|(New York) Daily News|
Sandy the Superstorm has laid waste to large chunks of the Eastern Seaboard -- most notably, New York City and the Jersey Shore -- and some people's first reaction is to wonder why the suffering souls they see on the TV news didn't get the hell out of Dodge.
I have some thoughts on that.
They were there because it was home. Was.
They also were there because, generally unused to hurricanes, they couldn't believe how bad the wind and surge could be. And who thought an inferno would start amid the flood? Memories of what happened in New Orleans with Katrina are short . . . except for those of the looting, and of families there who may have escaped the federal flood but were cleaned out by the feral among them whose daily existence is preying upon their neighbors.
That's why they stayed.
Was it a particularly bright idea to stay? Hell, no. But the human instinct is to try to protect what one has worked a lifetime for, and the fear of abandoning one's home oftentimes is greater than the fear of nature's fury.
I'm waiting for someone to wonder why in the world anyone would live in New York, which sits so perilously astride the ocean fierce, which awaits the first opportunity to reclaim it, if but for a short while.You know, just like some people did about New Orleans in Katrina's murderous wake.
It happens every time.
THE ANSWER is the same as that of the citizens of New Orleans, and of the smaller communities of Plaquemines Parish, La., whose homes were sent under the waves by Category 1 Isaac this August. They live there because it's home, the place they know and love . . . and the people they know and love. It is who they are. In large part, it made them who they are.
No matter where you live, you very well could be done in by something -- hurricane, flood, tornado, earthquake, wildfire, drought, tsunami or blizzard. Such is life in this fallen world and on this wild and perilous planet.
I was born and raised in south Louisiana and have lived almost half my life in Nebraska. I know hurricanes, I know tornadoes, too, and I have come to know drought, catastrophic thunderstorms and blizzards. Folks down South wonder why I'd willingly live in a place where summer can bring 110-degree days and winter can hit you with 25-below-zero cold and snow drifts up to your neck.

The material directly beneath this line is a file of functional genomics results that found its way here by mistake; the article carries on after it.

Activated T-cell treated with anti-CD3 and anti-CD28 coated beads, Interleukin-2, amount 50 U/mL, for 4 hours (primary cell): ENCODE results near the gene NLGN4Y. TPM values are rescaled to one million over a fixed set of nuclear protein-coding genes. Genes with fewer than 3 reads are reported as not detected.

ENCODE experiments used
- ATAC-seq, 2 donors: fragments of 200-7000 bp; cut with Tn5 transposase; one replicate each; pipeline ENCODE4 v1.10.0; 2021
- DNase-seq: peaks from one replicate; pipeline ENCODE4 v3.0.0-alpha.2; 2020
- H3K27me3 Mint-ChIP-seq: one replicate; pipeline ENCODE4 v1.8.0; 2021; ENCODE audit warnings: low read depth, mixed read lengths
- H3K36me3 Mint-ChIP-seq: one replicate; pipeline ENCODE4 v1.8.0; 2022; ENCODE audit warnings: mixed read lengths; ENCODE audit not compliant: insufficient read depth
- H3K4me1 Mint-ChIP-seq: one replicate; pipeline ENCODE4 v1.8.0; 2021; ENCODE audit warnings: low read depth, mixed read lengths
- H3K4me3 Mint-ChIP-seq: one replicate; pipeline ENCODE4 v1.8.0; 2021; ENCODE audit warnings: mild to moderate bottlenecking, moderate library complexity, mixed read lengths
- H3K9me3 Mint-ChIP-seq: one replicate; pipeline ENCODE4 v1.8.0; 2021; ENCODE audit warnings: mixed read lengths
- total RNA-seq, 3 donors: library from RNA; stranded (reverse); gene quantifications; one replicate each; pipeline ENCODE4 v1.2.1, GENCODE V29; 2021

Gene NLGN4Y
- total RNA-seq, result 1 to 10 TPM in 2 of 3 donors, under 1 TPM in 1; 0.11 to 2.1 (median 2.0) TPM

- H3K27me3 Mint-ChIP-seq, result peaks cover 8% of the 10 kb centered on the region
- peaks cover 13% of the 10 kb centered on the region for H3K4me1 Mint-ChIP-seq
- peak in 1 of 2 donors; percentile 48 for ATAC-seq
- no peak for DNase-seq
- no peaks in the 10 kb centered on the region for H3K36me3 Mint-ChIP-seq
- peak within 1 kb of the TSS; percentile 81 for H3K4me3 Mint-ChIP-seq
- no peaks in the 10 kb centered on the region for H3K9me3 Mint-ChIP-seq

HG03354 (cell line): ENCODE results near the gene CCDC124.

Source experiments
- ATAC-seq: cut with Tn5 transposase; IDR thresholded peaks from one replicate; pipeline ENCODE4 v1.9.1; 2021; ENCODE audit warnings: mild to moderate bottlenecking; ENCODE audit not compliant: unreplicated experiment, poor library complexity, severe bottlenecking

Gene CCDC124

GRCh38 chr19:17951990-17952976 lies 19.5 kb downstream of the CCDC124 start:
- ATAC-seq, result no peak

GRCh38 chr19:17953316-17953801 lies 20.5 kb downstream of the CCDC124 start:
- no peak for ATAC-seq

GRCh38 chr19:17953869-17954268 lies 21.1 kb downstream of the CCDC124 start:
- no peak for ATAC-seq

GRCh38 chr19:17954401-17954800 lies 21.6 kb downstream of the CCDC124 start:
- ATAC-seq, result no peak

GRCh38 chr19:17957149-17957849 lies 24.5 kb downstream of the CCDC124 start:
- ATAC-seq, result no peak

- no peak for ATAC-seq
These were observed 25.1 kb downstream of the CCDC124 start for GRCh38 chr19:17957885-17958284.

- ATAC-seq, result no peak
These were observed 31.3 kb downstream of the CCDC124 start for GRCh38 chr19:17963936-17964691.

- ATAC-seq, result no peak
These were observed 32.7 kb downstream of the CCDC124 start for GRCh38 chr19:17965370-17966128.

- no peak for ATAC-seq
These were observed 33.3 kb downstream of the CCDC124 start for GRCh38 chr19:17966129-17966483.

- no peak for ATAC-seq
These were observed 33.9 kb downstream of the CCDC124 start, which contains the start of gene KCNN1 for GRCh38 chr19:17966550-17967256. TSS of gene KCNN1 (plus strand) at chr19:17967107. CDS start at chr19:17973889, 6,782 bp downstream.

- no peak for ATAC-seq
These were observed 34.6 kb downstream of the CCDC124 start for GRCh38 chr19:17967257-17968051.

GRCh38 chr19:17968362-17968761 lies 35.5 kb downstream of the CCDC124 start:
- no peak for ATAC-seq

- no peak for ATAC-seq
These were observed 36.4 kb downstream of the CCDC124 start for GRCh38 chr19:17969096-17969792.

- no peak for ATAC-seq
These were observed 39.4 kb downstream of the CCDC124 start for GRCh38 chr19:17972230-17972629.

It's the same reason they refuse to pack up and move because of air you nearly can drink and catastrophes you know by name that blow in off the Gulf of Mexico to try and kill you. It's because Nebraska is home now. I love it, and it's where the people I know and love stand beside me to brave whatever curveball nature chooses to throw at us. Because between the bad times and the peril lies the beauty and the wonder of the Great Plains.
|University of Nebraska-Lincoln|
I imagine the good people of New York and New Jersey feel the same way about endless beaches, the Manhattan skyline, boardwalks and an ocean that stretches beyond the blue horizon. I grew up feeling that way about the Mississippi River, upon which my hometown of Baton Rouge was built 313 years ago.
And the Mississippi can kill you in a New York second in more ways than you can list.
I know why people live on peril's edge in New York and on the Jersey Shore, and I can understand why -- foolish as it ultimately was -- they balked at surrendering their homes and home places to nature's fury without a fight, futile as that usually is.
I suggest that instead of second-guessing people who probably already are second-guessing themselves, we instead hold out a hand -- preferably one filled with cash -- to our brother and sister Americans during their darkest hour.
No man is an island, even though he might live on one, and we never know when we will be next in fate's crosshairs.